Except: disc runout seemed, to my untrained eye, excessive. I don’t have a dial indicator, so I can’t measure it. However, the (floating) caliper travels quite a bit laterally on each rotation of the disc. I observed this by starting the engine and letting it idle in Drive (with both front wheels off the ground). Actually, this is the case on both sides, but the right (noisy) side is worse. If I use the machined outer surface of the disc as a mirror while it spins, the image moves perceptibly as the disc rotates: clearly, the surface of the disc is not precisely perpendicular to the axis of rotation.

The only basis I have for comparison is my own truck, which also has floating calipers. There is no perceptible wobble in the caliper as I spin the disc. The “mirror check” also reveals no perceptible motion in the image.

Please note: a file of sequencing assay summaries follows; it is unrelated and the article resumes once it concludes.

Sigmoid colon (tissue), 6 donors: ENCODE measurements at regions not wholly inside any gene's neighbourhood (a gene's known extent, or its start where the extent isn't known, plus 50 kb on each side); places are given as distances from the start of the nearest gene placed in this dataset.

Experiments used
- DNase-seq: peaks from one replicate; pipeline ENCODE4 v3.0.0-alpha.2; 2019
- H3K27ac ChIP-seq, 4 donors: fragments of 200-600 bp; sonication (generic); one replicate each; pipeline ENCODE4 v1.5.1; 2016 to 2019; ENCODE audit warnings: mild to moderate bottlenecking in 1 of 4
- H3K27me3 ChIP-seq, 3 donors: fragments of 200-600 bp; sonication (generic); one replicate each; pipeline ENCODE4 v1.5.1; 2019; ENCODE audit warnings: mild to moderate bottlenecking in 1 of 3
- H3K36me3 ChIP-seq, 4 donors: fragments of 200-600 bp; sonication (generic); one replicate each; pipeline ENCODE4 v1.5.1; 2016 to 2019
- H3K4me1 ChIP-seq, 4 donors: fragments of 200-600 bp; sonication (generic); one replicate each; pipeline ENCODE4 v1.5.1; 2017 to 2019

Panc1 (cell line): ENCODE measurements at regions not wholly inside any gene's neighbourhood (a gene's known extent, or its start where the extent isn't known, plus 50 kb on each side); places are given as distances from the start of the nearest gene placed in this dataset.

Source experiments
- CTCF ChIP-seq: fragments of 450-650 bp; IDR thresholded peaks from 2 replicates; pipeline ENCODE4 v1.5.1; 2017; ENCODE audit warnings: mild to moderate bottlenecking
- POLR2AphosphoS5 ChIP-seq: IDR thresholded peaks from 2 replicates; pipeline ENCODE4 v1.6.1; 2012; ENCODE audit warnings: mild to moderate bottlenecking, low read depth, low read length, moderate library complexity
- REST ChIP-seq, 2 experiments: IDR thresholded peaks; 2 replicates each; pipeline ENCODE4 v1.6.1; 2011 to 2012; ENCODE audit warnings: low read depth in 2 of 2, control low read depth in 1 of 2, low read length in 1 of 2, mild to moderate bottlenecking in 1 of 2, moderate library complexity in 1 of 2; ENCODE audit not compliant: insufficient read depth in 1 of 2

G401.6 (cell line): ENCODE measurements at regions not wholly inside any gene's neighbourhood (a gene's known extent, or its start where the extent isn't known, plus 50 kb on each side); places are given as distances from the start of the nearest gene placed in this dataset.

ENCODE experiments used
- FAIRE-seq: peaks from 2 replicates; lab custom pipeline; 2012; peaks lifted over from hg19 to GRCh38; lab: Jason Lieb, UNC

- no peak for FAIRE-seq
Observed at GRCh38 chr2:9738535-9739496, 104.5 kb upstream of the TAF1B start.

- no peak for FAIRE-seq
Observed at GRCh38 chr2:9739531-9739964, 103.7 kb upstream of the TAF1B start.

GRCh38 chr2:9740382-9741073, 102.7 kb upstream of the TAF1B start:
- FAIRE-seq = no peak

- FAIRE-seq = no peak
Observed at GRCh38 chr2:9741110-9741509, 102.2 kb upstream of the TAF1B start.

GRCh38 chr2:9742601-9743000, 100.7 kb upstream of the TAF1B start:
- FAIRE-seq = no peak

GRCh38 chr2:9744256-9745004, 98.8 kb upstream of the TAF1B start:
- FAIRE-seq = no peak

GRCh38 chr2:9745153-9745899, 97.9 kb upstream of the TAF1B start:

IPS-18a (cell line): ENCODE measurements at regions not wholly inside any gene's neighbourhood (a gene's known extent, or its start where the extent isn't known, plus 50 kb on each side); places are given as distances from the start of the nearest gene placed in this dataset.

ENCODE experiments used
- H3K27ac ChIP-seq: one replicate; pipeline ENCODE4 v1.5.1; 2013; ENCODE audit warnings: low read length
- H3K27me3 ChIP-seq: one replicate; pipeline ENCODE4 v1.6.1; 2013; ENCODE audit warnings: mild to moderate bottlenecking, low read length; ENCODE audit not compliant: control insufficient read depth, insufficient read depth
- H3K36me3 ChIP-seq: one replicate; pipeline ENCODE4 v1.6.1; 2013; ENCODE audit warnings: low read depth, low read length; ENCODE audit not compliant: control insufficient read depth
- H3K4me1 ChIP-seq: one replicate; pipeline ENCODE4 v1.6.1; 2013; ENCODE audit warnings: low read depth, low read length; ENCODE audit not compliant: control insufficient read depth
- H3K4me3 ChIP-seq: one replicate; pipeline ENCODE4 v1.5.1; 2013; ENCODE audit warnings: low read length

I want to be able to speak intelligently with the dealer when I take it back there. Does the noise I describe sound like something that might be caused by a excessive runout in the disc? Does the amount of runout I vaguely describe sound excessive in the first place? Am I barking up the wrong tree?

Any suggestions from the gearheads would be much appreciated.

Does the noise I describe sound like something that might be caused by a excessive runout in the disc?
Does the amount of runout I vaguely describe sound excessive in the first place?
***Am I barking up the wrong tree? ***
I don’t think so. I think you’re spot on.